Receptions

The Other Parties: Wedding Weekend

The wedding day has evolved into the wedding weekend.

The Other Parties: Wedding Weekend
Illustrations by Crystal Kluge

If you’ve been to a wedding lately, you may have noticed a curious trend: It’s not just about the wedding. Sure, the ceremony and reception are still the main event, but it’s not uncommon for a modern wedding to include four or five different events, from welcome cocktails to a farewell brunch. “It’s not just a wedding on a weekend anymore; it’s the whole merriment of events,” says wedding planner Joan Nilsen of Ambiente. Wondering how best to show your guests a good time? Here are some tips to help you get started.

The Welcome Party

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If you have a lot of out-of-town guests coming (and they won’t all be invited to the rehearsal dinner), this can be a nice, relaxed way to welcome them. There’s no need to make it elaborate: It can be a casual meet-up at a favorite bar or at the bar of the hotel where guests are staying. For their upcoming June wedding, Tessie Reinsch and Scott Bradbury are hosting welcome cocktails at Vic’s after their rehearsal dinner. “It will give all of the guests a chance to meet and mingle before the big day,” says Reinsch. “And it will give my fiancé and I another opportunity to speak with our guests and thank them for coming.”

When
A night or two before the wedding, often right after the rehearsal dinner.

Who to invite
Out-of-town guests, family, and the wedding party, but you don’t have to stop there—some couples invite their entire guest list.

Who pays
While it’s gracious for the couple or their parents to host an open bar for a couple hours, it’s also OK to act solely as organizer, setting the where and when and letting people pay for their own drinks.

Tip
Set a personal departure time for before the party ends and ask your attendants to discreetly plan your getaway. Everyone will be vying for five minutes of your time, so it’s prudent to stick to your plan. Also, be sure the hosts wrap up the party at a reasonable hour so your guests are fresh for your big day.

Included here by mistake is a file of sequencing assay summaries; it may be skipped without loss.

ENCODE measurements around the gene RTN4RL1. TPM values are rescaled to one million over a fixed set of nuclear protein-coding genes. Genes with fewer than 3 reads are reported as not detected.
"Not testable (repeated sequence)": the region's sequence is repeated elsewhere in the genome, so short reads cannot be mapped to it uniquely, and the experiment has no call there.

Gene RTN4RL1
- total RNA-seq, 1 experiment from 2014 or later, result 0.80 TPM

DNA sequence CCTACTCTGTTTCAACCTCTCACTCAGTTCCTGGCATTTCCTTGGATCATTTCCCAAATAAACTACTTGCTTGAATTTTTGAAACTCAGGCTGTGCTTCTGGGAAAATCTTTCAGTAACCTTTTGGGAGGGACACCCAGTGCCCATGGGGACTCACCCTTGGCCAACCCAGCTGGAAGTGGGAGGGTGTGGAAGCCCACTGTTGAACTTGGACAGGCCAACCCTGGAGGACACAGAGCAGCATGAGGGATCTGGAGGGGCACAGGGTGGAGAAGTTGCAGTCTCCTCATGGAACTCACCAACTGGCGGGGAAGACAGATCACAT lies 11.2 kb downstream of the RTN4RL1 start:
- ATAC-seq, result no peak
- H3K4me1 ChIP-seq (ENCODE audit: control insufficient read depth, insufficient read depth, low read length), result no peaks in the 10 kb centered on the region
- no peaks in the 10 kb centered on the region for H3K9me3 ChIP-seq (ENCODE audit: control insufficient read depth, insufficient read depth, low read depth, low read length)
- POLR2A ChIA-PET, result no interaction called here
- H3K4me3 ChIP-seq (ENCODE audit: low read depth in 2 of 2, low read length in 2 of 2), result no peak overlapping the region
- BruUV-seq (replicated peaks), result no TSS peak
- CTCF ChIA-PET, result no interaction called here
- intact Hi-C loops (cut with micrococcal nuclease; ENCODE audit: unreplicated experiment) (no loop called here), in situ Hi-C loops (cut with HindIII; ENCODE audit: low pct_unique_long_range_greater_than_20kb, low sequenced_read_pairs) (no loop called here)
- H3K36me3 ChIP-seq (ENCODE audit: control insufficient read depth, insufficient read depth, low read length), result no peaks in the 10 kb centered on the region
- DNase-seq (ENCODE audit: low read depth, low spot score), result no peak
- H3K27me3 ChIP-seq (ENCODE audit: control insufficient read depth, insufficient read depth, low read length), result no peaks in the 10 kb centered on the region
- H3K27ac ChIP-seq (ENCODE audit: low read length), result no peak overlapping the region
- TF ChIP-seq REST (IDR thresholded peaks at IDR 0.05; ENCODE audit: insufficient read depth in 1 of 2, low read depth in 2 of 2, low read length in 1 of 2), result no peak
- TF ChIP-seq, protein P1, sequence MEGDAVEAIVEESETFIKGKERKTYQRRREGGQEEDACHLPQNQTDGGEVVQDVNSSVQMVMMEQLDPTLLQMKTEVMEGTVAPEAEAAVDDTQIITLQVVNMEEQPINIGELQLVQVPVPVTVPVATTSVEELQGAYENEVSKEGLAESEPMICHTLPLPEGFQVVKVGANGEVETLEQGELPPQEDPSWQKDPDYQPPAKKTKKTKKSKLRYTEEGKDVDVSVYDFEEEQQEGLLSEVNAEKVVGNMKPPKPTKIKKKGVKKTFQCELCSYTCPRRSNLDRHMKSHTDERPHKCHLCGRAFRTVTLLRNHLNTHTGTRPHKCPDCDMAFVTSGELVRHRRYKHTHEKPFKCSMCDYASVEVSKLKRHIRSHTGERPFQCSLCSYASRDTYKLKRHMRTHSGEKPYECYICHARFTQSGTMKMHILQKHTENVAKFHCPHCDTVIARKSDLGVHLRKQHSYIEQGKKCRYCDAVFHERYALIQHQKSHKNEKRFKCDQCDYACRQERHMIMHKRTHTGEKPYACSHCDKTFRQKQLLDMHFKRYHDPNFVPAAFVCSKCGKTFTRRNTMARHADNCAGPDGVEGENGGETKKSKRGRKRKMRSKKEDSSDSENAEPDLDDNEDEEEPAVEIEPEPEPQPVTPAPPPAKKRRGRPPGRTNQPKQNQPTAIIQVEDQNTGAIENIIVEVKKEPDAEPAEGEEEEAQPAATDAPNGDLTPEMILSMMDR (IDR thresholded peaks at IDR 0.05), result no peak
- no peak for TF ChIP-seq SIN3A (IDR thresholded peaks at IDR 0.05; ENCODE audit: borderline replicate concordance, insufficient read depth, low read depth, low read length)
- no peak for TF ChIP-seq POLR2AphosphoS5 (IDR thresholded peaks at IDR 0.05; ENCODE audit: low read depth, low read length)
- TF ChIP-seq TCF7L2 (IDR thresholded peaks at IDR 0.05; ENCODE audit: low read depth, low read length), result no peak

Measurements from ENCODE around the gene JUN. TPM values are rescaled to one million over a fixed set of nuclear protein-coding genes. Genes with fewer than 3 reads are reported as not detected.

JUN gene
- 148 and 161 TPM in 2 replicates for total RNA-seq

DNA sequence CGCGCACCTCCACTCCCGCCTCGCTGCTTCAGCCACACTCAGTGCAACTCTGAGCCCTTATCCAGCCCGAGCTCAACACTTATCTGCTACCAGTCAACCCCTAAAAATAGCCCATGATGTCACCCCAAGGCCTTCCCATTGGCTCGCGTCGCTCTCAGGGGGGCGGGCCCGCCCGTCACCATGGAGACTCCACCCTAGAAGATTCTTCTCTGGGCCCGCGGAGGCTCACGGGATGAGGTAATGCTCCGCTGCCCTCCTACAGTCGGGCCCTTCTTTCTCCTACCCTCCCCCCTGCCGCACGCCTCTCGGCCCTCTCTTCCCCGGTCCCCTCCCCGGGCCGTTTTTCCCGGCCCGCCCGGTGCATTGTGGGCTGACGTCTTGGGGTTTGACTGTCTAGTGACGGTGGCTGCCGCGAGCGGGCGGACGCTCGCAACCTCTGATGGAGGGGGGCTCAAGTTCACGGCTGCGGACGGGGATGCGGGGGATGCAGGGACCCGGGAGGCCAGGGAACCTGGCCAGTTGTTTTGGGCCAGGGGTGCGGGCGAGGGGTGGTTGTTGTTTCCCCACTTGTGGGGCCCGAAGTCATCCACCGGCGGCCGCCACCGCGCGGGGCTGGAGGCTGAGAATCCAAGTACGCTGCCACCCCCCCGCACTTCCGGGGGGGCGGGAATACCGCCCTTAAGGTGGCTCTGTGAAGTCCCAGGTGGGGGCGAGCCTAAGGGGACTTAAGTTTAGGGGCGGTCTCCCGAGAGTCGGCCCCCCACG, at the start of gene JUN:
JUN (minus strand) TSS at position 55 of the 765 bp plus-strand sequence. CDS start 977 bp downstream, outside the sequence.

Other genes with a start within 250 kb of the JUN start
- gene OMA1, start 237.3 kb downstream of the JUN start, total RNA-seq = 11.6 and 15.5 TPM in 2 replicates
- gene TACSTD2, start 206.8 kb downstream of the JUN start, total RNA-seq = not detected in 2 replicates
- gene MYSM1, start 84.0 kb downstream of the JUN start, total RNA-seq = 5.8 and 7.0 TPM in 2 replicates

The Post-Wedding Brunchss13_otherparties_pic2.jpg

Get one more chance to see your guests, say goodbye, share a meal, and hear stories from the previous night before everyone heads home. (But we suggest bypassing the traditional gift opening—no one wants to watch you ooh and ahh over gifts that you likely chose yourself.) The farewell brunch is often held at a favorite restaurant, the hotel where guests are staying, or at a family member’s house. Wherever you choose to have it, a buffet is generally best so that guests with different travel schedules can duck in and out as needed.

When
The morning after the wedding. People will be tired but also traveling, so don’t make it too early or too late. Joan Nilsen suggests having a two-hour timeframe to accommodate people’s varying schedules.

Who to invite
Out-of-town guests, family, and the wedding party, but feel free to tailor the guest list as you please.

Who pays
“A lot of times if the parents of the bride are taking care of the wedding, then they will also take care of the brunch,” says wedding planner Amy Zaroff. However, other family members might choose to host, or the couple may pitch in.

Tip
To-go cups are a thoughtful touch for guests who need to rush off to the airport.


The Rehearsal Dinnerss13_otherparties_pic3.jpg

The rehearsal dinner is still a key part of the wedding weekend, even as other events fill in around it. “While this is a little more casual than the wedding, it’s a great opportunity to get the speeches out of the way,” says Amy Zaroff. A sit-down dinner at a local restaurant is still the norm, but you can tailor the event to your tastes, from a backyard barbecue to a baseball-themed dinner at Target Field.

When
Usually the night before the wedding, after the ceremony rehearsal. Another option is to have a small rehearsal dinner two nights before the wedding and a larger welcome party the next night.

Who to invite
At minimum, invite the people who’ll be at the rehearsal—your wedding party and close family. Many couples also invite out-of-town guests.

Who pays
The groom’s parents, traditionally. However, both sets of parents or the couple may contribute.

Tip
It’s good etiquette to invite your officiant to the rehearsal dinner.


The Reception After-Partyss13_otherparties_pic4.jpg

After the “I dos,” the dining, and the dancing, sometimes you just want to keep the party going. Some couples opt for an after-party in a separate space at the reception venue, complete with snacks and entertainment. However, most couples invite guests to a nearby bar. For best results, make a plan in advance. “When an after-party is thrown together at the end of the night, it often doesn’t take off,” says Instant Request DJ Justin Roff. “If you think your friends are going to have a few more hours of dancing in them after the reception, plan ahead.”

When
As soon as the reception ends.

Who to invite
Everyone at the wedding. However, expect mostly 20- and 30-something friends to show up.

Who pays
If it’s an elaborate after-party that feels like an extension of your wedding, you or your parents might want to foot the bill. If you’re heading to a nearby bar, guests usually pay their own way.

Tip
If you’re going to a local watering hole, contact the bar ahead of time to make sure there’ll be space for you.


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